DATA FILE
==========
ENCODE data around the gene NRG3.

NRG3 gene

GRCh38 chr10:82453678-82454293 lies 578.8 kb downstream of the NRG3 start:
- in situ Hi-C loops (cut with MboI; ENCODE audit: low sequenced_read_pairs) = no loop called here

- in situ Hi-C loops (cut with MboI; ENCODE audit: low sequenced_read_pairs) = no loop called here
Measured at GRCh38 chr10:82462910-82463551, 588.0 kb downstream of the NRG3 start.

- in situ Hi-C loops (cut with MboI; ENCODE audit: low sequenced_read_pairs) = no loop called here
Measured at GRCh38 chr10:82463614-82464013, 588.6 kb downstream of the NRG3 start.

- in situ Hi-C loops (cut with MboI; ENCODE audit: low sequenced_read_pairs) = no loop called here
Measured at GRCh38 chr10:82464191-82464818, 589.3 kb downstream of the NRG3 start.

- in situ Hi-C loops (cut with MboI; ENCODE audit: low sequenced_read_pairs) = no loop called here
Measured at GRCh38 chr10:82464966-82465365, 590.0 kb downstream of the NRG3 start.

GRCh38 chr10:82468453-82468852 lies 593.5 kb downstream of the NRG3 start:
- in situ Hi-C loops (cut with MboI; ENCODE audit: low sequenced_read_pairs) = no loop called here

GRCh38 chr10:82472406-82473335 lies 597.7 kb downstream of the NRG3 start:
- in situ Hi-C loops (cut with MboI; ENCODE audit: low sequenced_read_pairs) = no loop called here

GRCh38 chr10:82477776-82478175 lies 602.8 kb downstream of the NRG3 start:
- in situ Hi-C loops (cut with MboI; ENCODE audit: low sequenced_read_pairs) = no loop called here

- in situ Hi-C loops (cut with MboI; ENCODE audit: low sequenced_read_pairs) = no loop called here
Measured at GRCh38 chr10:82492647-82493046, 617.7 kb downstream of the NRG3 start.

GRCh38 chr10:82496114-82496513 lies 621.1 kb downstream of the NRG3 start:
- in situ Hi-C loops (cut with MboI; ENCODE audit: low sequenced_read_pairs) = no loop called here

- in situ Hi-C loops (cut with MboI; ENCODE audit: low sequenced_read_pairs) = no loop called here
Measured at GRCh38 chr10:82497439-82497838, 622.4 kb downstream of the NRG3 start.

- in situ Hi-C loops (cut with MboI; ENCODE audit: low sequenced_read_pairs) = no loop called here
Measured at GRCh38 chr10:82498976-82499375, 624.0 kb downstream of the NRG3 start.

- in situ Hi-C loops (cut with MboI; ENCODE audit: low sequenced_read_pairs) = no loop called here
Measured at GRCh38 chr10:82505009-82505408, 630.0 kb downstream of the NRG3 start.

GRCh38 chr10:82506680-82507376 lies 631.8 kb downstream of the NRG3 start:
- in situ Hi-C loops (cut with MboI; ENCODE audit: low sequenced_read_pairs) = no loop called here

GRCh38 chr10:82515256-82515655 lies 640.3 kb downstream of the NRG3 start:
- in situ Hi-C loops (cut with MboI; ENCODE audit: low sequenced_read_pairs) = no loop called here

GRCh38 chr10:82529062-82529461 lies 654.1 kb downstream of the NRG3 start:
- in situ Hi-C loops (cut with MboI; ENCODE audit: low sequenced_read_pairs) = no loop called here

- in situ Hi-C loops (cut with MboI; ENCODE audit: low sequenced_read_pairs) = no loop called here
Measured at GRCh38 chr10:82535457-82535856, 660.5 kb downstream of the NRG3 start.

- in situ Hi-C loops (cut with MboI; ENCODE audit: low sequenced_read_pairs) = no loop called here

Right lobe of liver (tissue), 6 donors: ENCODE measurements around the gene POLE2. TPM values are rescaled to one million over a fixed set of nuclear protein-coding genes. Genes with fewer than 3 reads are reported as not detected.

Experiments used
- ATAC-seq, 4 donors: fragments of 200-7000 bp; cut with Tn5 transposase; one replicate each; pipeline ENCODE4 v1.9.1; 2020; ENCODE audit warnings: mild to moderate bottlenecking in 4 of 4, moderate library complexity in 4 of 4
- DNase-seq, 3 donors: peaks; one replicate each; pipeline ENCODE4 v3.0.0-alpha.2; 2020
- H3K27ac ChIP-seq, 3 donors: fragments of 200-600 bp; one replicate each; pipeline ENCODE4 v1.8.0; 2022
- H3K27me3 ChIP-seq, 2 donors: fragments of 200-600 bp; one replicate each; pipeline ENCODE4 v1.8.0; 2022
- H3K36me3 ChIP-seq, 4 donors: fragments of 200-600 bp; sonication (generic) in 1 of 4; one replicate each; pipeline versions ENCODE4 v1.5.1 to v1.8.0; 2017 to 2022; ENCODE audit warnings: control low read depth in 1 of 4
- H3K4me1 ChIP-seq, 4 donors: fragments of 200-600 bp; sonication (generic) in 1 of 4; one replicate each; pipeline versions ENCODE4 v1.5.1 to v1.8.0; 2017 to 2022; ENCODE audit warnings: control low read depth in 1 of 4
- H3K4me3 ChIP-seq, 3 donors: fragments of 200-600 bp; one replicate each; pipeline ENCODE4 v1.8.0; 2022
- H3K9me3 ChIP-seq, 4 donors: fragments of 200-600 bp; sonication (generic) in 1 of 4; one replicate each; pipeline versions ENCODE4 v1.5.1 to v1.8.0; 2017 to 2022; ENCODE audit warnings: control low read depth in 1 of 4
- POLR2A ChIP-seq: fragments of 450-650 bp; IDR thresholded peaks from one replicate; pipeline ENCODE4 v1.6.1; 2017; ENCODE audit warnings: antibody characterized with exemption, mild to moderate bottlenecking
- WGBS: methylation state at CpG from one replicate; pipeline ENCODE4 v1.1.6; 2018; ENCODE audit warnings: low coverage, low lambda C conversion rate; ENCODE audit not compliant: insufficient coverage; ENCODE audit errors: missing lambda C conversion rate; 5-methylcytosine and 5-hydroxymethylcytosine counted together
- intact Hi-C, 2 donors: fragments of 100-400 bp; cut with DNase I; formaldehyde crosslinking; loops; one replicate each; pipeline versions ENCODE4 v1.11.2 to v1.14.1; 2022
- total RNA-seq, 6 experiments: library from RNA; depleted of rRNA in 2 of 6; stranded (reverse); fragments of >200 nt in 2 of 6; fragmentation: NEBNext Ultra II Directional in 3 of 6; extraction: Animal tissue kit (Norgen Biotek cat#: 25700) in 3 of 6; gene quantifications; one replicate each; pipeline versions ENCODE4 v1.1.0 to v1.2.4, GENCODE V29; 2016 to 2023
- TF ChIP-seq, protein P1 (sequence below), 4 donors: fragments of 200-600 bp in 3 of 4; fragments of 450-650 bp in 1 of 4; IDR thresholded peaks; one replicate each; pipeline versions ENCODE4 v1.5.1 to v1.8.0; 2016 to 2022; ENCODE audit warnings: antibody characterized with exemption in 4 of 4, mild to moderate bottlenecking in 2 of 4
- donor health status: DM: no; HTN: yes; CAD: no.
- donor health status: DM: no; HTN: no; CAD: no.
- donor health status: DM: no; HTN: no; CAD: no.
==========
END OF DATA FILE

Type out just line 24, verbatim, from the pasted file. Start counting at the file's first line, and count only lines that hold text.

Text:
Measured at GRCh38 chr10:82497439-82497838, 622.4 kb downstream of the NRG3 start.